WASHINGTON • The Pentagon has endorsed a plan to invest nearly US$8 billion (S$11.2 billion) to bulk up the United States' presence in the Asia-Pacific region over the next five years by upgrading military infrastructure, conducting additional exercises and deploying more forces and ships, according to The Wall Street Journal.
The effort is seen by backers as one way to signal more strongly the US commitment to the region as Washington confronts an increasingly tenuous situation on the Korean peninsula, its chief security concern in the area.
The Trump administration is still formulating its larger policy for Asia after essentially discarding former president Barack Obama's so-called Asia pivot, which was disparaged by critics as thin on resources and military muscle, and dropping US support for the Trans-Pacific Partnership, a 12-nation trade deal.
Given President Donald Trump's recent overtures to Chinese President Xi Jinping, any plan to expand the US military presence in Asia eventually may require steps to reassure Beijing that new military measures aren't directed at the Chinese. A spokesman for China's embassy in the US didn't immediately respond to a request for comment.
The proposal, dubbed the Asia-Pacific Stability Initiative, was first floated by Senator John McCain and has been embraced by other lawmakers and, in principle, by Defence Secretary Jim Mattis and the head of US Pacific Command, Admiral Harry Harris. Proponents, however, have not developed details of the US$7.5 billion plan.
Given President Donald Trump's recent overtures to Chinese President Xi Jinping, any plan to expand the US military presence in Asia eventually may require steps to reassure Beijing that new military measures aren't directed at the Chinese.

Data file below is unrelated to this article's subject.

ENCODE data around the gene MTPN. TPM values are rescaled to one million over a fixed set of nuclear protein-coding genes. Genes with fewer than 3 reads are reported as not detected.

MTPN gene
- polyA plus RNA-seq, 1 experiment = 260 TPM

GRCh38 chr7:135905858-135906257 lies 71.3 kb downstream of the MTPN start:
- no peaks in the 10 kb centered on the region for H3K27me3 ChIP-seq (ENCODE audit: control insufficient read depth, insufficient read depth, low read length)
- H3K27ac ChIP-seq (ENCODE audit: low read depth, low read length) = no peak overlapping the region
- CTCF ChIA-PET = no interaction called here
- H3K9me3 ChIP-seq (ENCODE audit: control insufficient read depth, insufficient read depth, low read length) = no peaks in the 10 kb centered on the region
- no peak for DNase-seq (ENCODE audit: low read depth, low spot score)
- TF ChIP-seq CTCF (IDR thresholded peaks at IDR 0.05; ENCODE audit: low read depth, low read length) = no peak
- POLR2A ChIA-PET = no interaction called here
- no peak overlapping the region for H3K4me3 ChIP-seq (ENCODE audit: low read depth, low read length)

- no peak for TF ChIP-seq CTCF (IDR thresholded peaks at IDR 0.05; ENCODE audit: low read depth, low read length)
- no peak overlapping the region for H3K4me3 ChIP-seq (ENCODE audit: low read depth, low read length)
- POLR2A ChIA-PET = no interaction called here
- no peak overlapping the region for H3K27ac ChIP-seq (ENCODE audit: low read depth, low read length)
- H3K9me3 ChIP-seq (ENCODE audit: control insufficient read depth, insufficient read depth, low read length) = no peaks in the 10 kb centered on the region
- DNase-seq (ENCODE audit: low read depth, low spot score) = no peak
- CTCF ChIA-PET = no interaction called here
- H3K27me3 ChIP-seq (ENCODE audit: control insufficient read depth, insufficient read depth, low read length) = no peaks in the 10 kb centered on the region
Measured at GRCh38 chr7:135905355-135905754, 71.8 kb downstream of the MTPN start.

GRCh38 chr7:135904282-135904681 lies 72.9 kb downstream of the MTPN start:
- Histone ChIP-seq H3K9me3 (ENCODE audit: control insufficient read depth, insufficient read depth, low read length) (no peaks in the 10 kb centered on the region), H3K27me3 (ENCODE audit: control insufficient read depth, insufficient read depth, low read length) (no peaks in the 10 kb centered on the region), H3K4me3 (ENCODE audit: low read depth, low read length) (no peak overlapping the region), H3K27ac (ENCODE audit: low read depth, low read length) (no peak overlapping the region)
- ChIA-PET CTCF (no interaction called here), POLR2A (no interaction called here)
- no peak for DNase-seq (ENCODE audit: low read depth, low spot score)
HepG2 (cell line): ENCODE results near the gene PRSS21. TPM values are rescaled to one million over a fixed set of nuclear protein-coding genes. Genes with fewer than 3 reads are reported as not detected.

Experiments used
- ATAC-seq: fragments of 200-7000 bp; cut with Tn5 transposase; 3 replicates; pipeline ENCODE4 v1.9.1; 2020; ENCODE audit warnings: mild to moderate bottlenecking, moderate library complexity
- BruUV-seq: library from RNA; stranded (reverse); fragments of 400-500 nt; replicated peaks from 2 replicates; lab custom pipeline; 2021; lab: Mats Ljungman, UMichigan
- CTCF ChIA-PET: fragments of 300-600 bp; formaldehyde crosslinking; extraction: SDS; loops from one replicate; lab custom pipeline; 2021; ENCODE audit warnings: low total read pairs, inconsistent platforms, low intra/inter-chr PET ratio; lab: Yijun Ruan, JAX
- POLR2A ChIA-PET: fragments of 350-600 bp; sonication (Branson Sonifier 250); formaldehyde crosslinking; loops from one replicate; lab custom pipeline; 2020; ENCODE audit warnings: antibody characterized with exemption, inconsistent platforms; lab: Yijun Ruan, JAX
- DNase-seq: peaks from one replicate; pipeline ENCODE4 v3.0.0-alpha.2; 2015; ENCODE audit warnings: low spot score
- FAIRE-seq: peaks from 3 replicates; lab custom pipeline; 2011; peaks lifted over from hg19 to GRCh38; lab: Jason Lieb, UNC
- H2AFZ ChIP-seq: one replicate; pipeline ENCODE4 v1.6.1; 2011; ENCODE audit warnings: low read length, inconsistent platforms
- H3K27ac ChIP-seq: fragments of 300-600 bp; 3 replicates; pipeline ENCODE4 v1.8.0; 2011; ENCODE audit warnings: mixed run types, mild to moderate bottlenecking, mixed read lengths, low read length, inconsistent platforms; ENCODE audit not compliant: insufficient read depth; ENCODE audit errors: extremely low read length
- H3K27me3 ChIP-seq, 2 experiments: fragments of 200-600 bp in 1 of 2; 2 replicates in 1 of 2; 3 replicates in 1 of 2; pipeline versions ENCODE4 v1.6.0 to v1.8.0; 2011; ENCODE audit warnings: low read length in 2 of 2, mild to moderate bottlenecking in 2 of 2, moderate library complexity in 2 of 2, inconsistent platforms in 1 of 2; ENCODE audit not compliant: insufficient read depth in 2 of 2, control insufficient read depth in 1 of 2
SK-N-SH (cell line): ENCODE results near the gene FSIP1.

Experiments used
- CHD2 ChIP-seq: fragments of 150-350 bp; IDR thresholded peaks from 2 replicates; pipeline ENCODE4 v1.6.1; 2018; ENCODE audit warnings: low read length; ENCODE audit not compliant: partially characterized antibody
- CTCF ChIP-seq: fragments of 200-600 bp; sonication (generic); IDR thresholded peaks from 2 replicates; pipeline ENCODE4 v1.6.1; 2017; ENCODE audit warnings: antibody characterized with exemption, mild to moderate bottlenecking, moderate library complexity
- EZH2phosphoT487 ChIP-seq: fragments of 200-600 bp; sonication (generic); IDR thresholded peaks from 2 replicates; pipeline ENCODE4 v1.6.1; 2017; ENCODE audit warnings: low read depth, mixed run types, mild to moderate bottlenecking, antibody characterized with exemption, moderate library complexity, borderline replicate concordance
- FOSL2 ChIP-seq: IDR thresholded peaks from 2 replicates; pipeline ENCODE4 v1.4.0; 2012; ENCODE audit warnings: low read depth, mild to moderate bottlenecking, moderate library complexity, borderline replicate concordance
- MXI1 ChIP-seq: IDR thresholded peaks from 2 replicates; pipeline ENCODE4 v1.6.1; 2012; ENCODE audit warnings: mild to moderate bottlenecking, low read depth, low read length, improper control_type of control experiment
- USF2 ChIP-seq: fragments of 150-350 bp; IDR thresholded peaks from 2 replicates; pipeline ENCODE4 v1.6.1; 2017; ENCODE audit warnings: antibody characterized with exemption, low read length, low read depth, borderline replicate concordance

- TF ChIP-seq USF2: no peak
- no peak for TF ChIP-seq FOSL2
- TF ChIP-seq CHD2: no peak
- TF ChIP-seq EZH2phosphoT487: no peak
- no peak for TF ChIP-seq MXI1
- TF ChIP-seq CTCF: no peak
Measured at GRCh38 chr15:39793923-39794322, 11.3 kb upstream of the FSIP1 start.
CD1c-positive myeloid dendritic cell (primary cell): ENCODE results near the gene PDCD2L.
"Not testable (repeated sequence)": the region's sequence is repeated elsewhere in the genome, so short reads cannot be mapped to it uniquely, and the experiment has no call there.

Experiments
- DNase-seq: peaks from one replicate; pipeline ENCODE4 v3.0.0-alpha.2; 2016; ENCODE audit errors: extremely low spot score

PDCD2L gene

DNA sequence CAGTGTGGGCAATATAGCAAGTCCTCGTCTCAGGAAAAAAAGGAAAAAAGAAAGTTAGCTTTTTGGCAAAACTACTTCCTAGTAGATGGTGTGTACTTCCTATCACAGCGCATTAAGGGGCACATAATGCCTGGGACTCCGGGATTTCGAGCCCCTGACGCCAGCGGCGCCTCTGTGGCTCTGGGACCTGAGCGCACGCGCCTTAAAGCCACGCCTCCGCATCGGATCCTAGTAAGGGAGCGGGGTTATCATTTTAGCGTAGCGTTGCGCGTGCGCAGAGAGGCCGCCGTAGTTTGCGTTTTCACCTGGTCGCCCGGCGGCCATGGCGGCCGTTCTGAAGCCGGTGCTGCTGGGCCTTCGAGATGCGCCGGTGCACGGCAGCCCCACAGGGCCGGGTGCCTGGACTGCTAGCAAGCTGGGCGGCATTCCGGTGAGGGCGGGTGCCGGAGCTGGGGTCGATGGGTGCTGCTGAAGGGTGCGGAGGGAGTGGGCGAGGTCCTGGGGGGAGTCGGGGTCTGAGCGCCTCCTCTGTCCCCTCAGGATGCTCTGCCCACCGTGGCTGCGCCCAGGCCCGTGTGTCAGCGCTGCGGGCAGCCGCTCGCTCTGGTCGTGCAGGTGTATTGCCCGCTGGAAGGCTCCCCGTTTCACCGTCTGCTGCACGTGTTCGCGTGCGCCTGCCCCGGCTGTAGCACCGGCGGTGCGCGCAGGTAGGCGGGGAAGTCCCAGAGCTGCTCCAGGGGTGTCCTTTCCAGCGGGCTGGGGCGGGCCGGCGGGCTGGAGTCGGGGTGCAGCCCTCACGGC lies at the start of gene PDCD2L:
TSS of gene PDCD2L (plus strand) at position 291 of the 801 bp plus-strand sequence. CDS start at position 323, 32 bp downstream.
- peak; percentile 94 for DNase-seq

"This initiative could enhance US military power through targeted funding to realign our force posture in the region, improve operationally relevant infrastructure, fund additional exercises, pre-position equipment and build capacity with our allies and partners," Mr McCain told Adm Harris in an April hearing, the Journal reported.
Meanwhile, US Pacific Fleet Commander Scott Swift was reported by news agency Bloomberg as saying that a hiatus in "freedom of navigation" operations in the South China Sea under Mr Trump's presidency does not mean the disputed waterway is becoming a diminished priority for the US.
"We just went through a change in administration," Adm Swift said yesterday in a briefing in Singapore. "I am not surprised that process has continued in a dialogue as the new administration gets its feet on the ground and determines where would be appropriate to take advantage of these opportunities and where we may want to wait."